Film and Television production has clearly been the creative discipline to receive the most attention from governments with respect to economic development over the past 20 years.  This isn’t hard to understand when the Ontario Media Development Corporation reports that $671 million in production has taken place in Ontario in 2008, and that 2008 is one of the worst in recent history falling from a peak of $888 million in 2006.

Locally this has resulted in the creation of the Film & Television Office (est. 2002), a division of the Economic Development Department, which handles permits, production attraction and retention, and numerous localized initiatives to encourage production in Hamilton.

Hamilton Film and Television Office:  Statistics at a Glance

Year # of productions Prep, shoot & wrap days Direct impact
2002

58

834

$5 million
2003

45

600

$8 million
2004

48

740

$10.5 million
2005

90

1330

$15.6 million
2006

94

1280

$15 million
2007

106

1318

$12 million
2008

77

763

$ 6.6 million
2009

96

887

$ 6.1 million

Since 2002 this has resulted in almost $80 million in production spending locally.  Local production fills our hotels and restaurants, provides employment to local crew, brings funds to paid locations throughout the city and exposes our city internationally on the screen.   Hamilton is most certainly seen as a player in the film and television production industry in Canada.

While numbers dipped in 2008, Hamilton more than held it’s own with respect to our provincial partners as we lived through fluctuating fuel prices, strike action involving numerous film and television unions, and the beginning of the financial upheaval in the US.  The fact that the film and television sector relies so much on outside influences is one of the dangers of this industry when considering municipal economic development.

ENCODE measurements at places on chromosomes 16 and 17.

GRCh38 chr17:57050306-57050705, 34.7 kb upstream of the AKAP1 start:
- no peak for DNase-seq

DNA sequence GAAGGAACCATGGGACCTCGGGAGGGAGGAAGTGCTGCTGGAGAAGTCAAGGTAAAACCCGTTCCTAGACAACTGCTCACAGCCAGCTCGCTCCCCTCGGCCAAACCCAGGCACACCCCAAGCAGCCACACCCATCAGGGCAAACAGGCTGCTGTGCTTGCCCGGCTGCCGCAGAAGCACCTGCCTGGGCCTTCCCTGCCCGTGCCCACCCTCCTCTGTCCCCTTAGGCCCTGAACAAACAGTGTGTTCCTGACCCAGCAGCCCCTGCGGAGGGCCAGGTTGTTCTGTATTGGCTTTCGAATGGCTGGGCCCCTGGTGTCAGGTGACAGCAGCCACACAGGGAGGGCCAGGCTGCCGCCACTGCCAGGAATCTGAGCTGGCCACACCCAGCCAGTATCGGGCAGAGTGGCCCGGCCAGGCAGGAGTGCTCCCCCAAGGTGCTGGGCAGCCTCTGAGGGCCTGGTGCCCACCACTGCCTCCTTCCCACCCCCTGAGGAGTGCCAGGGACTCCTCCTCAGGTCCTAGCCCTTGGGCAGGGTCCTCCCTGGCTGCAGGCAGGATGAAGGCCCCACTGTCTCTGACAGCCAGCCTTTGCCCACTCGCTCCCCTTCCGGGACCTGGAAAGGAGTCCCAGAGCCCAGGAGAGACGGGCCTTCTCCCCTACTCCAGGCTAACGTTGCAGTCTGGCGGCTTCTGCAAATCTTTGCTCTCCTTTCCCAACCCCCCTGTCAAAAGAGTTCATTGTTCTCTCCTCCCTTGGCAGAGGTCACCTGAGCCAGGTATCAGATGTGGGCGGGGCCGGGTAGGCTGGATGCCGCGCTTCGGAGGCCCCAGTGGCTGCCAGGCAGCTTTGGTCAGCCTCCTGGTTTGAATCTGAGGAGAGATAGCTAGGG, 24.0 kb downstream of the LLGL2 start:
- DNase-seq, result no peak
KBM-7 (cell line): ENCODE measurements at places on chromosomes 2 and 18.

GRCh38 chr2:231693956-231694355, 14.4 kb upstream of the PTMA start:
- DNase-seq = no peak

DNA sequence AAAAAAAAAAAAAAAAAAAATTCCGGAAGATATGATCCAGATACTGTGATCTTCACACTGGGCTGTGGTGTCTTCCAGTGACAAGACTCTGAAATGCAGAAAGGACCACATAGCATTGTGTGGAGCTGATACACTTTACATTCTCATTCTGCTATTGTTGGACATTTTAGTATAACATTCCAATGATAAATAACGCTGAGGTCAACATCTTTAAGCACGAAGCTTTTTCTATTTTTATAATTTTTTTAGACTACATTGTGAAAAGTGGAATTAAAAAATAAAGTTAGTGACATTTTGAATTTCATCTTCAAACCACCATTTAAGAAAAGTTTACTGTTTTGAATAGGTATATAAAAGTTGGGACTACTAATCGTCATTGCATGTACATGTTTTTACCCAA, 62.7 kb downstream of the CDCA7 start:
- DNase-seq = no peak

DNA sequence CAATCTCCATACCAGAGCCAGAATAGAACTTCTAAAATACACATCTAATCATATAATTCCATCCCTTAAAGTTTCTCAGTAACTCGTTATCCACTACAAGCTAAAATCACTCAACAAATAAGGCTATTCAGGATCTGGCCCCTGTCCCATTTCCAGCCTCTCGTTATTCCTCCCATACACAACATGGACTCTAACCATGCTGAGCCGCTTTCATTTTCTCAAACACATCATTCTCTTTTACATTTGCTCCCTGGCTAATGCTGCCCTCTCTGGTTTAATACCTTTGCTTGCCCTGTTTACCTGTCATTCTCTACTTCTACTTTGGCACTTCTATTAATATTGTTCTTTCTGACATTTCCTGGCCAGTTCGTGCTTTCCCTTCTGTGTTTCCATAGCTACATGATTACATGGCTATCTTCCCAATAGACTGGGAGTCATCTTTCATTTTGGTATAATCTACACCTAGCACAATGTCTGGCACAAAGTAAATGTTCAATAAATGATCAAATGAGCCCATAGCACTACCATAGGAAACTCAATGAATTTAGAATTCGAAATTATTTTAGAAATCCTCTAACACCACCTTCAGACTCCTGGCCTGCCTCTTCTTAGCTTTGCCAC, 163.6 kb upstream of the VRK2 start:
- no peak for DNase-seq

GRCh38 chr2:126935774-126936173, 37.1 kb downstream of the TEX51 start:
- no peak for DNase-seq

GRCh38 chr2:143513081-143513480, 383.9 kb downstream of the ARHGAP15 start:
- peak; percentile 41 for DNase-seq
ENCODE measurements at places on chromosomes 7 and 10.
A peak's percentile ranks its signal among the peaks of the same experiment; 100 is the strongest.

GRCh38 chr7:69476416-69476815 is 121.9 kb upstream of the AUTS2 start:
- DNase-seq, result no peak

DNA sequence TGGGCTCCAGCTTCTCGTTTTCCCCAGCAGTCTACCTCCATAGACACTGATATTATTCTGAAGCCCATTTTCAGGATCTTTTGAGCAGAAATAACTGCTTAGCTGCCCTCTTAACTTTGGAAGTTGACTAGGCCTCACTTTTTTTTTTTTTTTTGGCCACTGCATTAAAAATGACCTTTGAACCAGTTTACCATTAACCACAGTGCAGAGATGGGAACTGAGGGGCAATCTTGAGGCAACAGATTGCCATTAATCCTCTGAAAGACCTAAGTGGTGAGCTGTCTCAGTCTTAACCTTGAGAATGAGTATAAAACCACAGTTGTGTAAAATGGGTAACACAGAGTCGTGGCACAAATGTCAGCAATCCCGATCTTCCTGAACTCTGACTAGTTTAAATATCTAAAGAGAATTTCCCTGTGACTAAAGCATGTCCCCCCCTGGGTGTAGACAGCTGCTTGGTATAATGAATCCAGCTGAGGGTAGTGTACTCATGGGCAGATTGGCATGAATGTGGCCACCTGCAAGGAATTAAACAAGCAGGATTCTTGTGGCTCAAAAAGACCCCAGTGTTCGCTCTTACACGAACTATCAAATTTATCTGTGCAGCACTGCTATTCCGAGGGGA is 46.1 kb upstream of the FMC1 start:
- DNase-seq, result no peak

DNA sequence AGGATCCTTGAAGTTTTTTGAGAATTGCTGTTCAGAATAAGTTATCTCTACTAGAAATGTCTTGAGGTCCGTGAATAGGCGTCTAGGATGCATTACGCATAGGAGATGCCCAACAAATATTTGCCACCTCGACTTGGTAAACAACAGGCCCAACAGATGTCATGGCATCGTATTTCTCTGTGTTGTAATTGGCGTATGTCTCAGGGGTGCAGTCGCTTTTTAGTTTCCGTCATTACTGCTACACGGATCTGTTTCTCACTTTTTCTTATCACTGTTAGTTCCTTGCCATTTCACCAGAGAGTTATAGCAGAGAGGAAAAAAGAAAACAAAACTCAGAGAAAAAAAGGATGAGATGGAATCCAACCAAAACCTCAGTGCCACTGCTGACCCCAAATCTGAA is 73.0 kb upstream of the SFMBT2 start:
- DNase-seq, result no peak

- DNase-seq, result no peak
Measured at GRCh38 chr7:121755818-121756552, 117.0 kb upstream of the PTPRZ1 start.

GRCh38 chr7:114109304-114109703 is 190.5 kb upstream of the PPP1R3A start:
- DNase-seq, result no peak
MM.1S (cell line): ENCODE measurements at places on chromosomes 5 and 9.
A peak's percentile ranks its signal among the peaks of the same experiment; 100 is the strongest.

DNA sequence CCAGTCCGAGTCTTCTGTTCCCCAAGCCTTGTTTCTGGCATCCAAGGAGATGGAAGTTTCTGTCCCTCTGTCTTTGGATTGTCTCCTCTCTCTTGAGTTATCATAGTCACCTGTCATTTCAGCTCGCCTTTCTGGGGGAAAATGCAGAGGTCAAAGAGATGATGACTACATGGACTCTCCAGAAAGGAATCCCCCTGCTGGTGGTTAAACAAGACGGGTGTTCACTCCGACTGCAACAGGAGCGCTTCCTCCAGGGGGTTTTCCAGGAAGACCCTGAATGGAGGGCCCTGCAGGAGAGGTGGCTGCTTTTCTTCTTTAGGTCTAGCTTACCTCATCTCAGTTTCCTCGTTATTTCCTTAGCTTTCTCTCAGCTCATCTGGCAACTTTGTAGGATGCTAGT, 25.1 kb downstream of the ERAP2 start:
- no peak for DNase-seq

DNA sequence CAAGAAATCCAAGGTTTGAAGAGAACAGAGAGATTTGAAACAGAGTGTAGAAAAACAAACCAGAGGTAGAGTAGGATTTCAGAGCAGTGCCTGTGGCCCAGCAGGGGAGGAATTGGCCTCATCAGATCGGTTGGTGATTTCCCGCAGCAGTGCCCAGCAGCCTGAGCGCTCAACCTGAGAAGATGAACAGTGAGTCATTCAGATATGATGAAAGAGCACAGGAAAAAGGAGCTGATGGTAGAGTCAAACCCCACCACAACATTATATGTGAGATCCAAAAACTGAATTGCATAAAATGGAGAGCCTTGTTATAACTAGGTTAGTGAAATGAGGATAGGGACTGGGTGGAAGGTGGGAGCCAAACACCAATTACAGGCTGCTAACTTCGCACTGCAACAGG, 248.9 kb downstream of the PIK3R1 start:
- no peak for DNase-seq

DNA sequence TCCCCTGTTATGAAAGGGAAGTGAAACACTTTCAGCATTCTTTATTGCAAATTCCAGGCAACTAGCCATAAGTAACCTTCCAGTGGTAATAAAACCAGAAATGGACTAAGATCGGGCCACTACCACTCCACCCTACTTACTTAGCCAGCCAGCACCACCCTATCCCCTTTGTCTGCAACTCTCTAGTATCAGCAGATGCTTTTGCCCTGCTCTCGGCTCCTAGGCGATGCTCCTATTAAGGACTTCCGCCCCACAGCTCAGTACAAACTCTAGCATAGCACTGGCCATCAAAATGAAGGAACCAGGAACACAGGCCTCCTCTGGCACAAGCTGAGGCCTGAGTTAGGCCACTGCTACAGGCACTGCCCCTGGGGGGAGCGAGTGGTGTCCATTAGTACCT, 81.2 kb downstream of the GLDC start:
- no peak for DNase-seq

To counteract this fluctuation Province of Ontario has expanded existing programs that stimulate production spending in Ontario.  Hamilton has already seen great benefit from the regional tax credits, and has picked up a number of production days from projects funded by the OMDC’s Ontario Film & Television Tax Credit.

The industry on a local level is made up of more than 70 small production companies.  The majority of these outfits are focused on corporate production, series television, independent film and music video production.  While they may not have the same individual financial impact as the major productions being handled by the Film & Television Office, these nimble companies are playing an enormous role in developing local talent, generating alternative content and slowly making their way despite the erratic nature of the production industry.

These companies are regularly accessing funding from both granting bodies and investors, are generating content for major networks and production companies elsewhere in the country, but their greatest strength is arguably that they are creating content that they own.  Content creation and ownership is how companies develop long-range growth as they can provide a revenue stream for a number of years once the core creation costs have been covered.

Locally Hamilton needs to create a network which connects content creators with investors (either networks, individuals, venture funds, etc) as these productions will generate local work, talent and sustained revenues on which companies can develop.

 

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